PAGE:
What do Barg and Fleth mean when put together? This is a family name of mine and I’m trying to trace it. There is a place called Barg in either northern Germany or southern Denmark and Fleth I’m a little more vague on.


1 Answer 1


This is one of the instances where English and northern German languages show their relation:

A fleet is a saline waterway, channel or inlet, literally meaning "something that flows" - the spelling varies a bit over time, but is recognizable. "Fleth" instead of "fleet" isn't far off. Especially 'h' often sort of a appears/disappears over time in many words. A few today examples are the "Fleet" in Hamburg, the river Fleet in London and various villages in England that are located along marshy waterways by the same name.

Fleets sometimes were used for the transport of goods, a kind of natural equivalent to artificial channels. Especially in Hamburg, they are one of the important mehods of accessing the warehouses build along them and still a landmark today.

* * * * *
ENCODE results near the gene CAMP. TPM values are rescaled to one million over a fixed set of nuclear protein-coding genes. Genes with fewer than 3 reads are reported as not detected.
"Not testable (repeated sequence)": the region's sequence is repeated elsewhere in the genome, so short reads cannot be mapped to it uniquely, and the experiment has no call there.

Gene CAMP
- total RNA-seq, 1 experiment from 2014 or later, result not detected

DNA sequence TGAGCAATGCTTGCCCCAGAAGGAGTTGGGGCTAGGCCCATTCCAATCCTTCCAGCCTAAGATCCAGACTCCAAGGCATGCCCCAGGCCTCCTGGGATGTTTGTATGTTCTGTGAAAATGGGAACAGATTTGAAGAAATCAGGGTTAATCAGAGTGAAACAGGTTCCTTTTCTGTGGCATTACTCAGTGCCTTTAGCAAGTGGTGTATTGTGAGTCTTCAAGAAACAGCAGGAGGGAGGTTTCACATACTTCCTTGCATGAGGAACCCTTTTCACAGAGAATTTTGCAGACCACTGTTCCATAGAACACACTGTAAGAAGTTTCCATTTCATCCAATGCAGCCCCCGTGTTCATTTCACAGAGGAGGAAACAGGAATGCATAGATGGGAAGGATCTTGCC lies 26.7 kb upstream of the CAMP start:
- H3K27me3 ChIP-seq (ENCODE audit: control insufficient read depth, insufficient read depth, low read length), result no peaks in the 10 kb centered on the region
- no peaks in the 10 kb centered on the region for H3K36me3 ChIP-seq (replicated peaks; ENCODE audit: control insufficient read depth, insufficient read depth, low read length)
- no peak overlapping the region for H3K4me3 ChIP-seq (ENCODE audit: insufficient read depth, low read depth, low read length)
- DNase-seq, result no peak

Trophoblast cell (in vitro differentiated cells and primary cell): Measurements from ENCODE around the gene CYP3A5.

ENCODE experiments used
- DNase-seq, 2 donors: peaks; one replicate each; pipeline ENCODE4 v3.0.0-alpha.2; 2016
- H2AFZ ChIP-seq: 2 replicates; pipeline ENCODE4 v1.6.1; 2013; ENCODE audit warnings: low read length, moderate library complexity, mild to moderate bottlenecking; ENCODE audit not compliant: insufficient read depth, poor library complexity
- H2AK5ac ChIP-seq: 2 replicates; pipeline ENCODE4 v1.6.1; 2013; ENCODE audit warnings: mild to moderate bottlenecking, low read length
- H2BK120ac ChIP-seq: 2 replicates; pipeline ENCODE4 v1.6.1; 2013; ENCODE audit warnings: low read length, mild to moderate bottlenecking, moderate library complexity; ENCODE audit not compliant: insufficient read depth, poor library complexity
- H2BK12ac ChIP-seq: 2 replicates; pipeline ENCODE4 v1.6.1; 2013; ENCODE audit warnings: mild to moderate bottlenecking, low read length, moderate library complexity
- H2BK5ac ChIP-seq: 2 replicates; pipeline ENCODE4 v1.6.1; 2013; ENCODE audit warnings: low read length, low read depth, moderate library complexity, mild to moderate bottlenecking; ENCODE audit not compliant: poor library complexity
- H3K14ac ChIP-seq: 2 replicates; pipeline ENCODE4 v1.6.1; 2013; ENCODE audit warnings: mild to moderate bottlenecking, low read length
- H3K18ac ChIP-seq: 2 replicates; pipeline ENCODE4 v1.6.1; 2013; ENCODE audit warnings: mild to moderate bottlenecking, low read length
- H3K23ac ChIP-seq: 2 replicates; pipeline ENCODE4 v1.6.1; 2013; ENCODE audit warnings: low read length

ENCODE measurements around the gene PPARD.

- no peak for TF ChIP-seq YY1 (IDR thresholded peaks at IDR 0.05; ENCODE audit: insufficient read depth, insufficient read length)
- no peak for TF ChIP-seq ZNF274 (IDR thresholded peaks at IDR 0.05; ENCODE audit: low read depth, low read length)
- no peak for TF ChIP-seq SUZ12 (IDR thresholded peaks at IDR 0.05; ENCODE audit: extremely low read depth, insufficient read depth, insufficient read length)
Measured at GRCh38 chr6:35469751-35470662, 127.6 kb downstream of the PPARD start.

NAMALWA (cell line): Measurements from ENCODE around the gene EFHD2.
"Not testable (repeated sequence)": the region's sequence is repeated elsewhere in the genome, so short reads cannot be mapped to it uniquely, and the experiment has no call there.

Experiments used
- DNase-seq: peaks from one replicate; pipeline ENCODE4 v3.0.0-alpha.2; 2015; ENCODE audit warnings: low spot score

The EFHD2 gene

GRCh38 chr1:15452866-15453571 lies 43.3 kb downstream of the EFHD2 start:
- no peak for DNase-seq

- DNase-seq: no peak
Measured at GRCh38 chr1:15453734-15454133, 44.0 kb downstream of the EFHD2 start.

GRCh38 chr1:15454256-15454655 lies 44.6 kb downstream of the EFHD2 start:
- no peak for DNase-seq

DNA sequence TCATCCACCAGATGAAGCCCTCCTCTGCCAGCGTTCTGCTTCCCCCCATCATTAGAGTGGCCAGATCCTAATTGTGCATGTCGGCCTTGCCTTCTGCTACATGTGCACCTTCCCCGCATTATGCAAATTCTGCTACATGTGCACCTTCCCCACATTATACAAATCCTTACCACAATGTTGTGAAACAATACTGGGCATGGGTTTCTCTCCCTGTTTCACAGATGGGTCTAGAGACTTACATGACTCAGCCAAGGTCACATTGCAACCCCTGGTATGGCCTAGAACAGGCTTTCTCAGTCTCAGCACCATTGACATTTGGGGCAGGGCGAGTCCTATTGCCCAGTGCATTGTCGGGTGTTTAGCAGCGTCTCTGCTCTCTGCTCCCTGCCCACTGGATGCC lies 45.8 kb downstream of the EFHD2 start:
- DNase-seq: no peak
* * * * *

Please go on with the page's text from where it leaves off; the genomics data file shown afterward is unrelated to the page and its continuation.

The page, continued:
On these channels or fleets the typical vessel was a flat-bottomed boat, often without own engine, that was pulled or pushed along: A barge or Barg (German).

And of course a number of ships are called a fleet again.

So Bargfleet could either be:

  • a fleet (=multiples) of barges or
  • a navigable waterway
  • These were some of the possibilities I had been mulling over in my mind. I was just worried that there might have been something I was either overlooking or a nuance of the language I didn't know about. Thank you all.
    – user18746
    Oct 22, 2015 at 13:47

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